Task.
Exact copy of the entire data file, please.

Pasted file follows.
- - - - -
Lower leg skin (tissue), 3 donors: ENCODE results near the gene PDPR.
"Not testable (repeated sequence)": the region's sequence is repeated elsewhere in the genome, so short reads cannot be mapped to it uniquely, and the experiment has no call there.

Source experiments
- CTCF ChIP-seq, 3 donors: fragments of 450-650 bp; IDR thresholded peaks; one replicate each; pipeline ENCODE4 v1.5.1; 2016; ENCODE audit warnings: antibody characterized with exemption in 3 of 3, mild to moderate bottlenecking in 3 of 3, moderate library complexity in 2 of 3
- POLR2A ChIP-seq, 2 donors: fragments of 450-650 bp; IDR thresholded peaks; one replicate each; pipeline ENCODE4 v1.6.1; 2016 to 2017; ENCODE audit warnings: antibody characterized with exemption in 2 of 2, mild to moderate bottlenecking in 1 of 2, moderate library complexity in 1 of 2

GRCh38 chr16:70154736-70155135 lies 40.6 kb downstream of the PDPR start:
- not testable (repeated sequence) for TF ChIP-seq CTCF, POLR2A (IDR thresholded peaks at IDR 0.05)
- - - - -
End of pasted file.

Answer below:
Lower leg skin (tissue), 3 donors: ENCODE results near the gene PDPR.
"Not testable (repeated sequence)": the region's sequence is repeated elsewhere in the genome, so short reads cannot be mapped to it uniquely, and the experiment has no call there.

Source experiments
- CTCF ChIP-seq, 3 donors: fragments of 450-650 bp; IDR thresholded peaks; one replicate each; pipeline ENCODE4 v1.5.1; 2016; ENCODE audit warnings: antibody characterized with exemption in 3 of 3, mild to moderate bottlenecking in 3 of 3, moderate library complexity in 2 of 3
- POLR2A ChIP-seq, 2 donors: fragments of 450-650 bp; IDR thresholded peaks; one replicate each; pipeline ENCODE4 v1.6.1; 2016 to 2017; ENCODE audit warnings: antibody characterized with exemption in 2 of 2, mild to moderate bottlenecking in 1 of 2, moderate library complexity in 1 of 2

GRCh38 chr16:70154736-70155135 lies 40.6 kb downstream of the PDPR start:
- not testable (repeated sequence) for TF ChIP-seq CTCF, POLR2A (IDR thresholded peaks at IDR 0.05)